Following Jesus means
- We forgive like Jesus, Ephesians 4:32
- We love like Jesus, John 15:12
- We go like Jesus, John 20:21
The Old Testament contains pictures of the coming Christ. These types and shadows prefigure the Lord Jesus. Consider the example of Queen Esther.
- Both Jesus and Esther were beautiful
- Both Jesus and Esther were compasionate
- Both Jesus and Esther were intercessors
- Both Jesus and Esther saved their people
- Both Jesus and Esther defeated evil
- Both Jesus and Esther were willing to sacrifice themselves (but only Jesus actually laid His life down)
This world is hurting. Every sector of American life is coming unhinged. Consider the following:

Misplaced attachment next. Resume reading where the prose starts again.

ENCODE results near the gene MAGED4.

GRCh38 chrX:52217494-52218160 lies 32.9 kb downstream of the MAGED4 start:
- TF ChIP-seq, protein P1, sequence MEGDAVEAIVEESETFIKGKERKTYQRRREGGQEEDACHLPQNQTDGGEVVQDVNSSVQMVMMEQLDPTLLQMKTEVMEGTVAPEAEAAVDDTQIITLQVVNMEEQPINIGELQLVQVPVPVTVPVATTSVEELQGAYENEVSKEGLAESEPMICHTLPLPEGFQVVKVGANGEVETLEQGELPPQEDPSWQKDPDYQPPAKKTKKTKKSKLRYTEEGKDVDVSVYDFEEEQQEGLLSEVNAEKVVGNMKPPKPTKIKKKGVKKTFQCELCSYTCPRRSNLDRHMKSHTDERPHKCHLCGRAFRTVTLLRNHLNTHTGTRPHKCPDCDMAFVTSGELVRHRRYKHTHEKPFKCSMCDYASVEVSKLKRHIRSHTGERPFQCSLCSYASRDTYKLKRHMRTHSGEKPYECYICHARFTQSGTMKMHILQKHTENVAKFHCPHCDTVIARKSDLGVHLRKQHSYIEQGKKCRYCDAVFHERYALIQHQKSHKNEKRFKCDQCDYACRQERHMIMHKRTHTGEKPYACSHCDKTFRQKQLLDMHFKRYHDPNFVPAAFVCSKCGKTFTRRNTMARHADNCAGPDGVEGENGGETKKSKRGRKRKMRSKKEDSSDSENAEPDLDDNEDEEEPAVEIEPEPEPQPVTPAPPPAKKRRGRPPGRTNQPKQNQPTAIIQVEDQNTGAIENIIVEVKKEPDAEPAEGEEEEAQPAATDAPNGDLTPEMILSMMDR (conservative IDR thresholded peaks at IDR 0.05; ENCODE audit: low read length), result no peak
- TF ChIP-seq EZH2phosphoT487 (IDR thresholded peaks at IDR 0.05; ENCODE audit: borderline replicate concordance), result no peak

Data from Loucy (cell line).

- Health care is broken.
- Education is broken
- Government is broken
- Professional sports is broken
- Media is broken
- Relationships are broken
- The entertainment industry is broken
- Religion is broken
- Families are broken
- And eventually the economy will break.
The only One we can count on is the Lord Jesus. He is the only reliable One we can always trust. "All other ground is sinking sand."
Jesus Christ is the greatest king of history. By comparing Jesus to other kings His superiority quickly becomes apparent. Notice these comparisons between Saul the first king and Jesus the final King.
See 1 Samuel 31
- Both Jesus and Saul had enemies, however Saul fled from his enemies, while Jesus faced His (verse 1).
- Both Jesus and Saul welcomed death, however Saul wanted to save himself from suffering, while Jesus wanted to save us from suffering (verse 4).
- Both Jesus and Saul died, however Saul's death brought defeat to his followers, while Jesus's death brings victory to His followers (verse 7).